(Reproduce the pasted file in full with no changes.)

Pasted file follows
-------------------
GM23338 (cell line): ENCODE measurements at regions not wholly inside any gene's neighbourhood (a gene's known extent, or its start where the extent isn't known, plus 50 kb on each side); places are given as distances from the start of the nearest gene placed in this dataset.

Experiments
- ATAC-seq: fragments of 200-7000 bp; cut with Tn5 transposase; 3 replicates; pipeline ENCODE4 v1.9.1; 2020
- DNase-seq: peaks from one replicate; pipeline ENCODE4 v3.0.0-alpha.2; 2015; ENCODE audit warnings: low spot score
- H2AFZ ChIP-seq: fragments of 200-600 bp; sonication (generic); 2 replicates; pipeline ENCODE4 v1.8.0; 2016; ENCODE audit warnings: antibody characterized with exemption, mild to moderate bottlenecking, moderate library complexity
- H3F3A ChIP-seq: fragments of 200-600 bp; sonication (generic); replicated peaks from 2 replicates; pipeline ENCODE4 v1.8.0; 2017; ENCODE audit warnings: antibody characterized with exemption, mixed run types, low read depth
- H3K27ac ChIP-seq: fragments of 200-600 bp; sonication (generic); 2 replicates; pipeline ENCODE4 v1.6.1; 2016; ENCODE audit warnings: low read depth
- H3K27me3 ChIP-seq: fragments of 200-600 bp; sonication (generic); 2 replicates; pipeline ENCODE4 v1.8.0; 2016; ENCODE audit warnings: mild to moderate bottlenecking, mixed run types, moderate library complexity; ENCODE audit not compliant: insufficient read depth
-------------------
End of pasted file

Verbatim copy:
GM23338 (cell line): ENCODE measurements at regions not wholly inside any gene's neighbourhood (a gene's known extent, or its start where the extent isn't known, plus 50 kb on each side); places are given as distances from the start of the nearest gene placed in this dataset.

Experiments
- ATAC-seq: fragments of 200-7000 bp; cut with Tn5 transposase; 3 replicates; pipeline ENCODE4 v1.9.1; 2020
- DNase-seq: peaks from one replicate; pipeline ENCODE4 v3.0.0-alpha.2; 2015; ENCODE audit warnings: low spot score
- H2AFZ ChIP-seq: fragments of 200-600 bp; sonication (generic); 2 replicates; pipeline ENCODE4 v1.8.0; 2016; ENCODE audit warnings: antibody characterized with exemption, mild to moderate bottlenecking, moderate library complexity
- H3F3A ChIP-seq: fragments of 200-600 bp; sonication (generic); replicated peaks from 2 replicates; pipeline ENCODE4 v1.8.0; 2017; ENCODE audit warnings: antibody characterized with exemption, mixed run types, low read depth
- H3K27ac ChIP-seq: fragments of 200-600 bp; sonication (generic); 2 replicates; pipeline ENCODE4 v1.6.1; 2016; ENCODE audit warnings: low read depth
- H3K27me3 ChIP-seq: fragments of 200-600 bp; sonication (generic); 2 replicates; pipeline ENCODE4 v1.8.0; 2016; ENCODE audit warnings: mild to moderate bottlenecking, mixed run types, moderate library complexity; ENCODE audit not compliant: insufficient read depth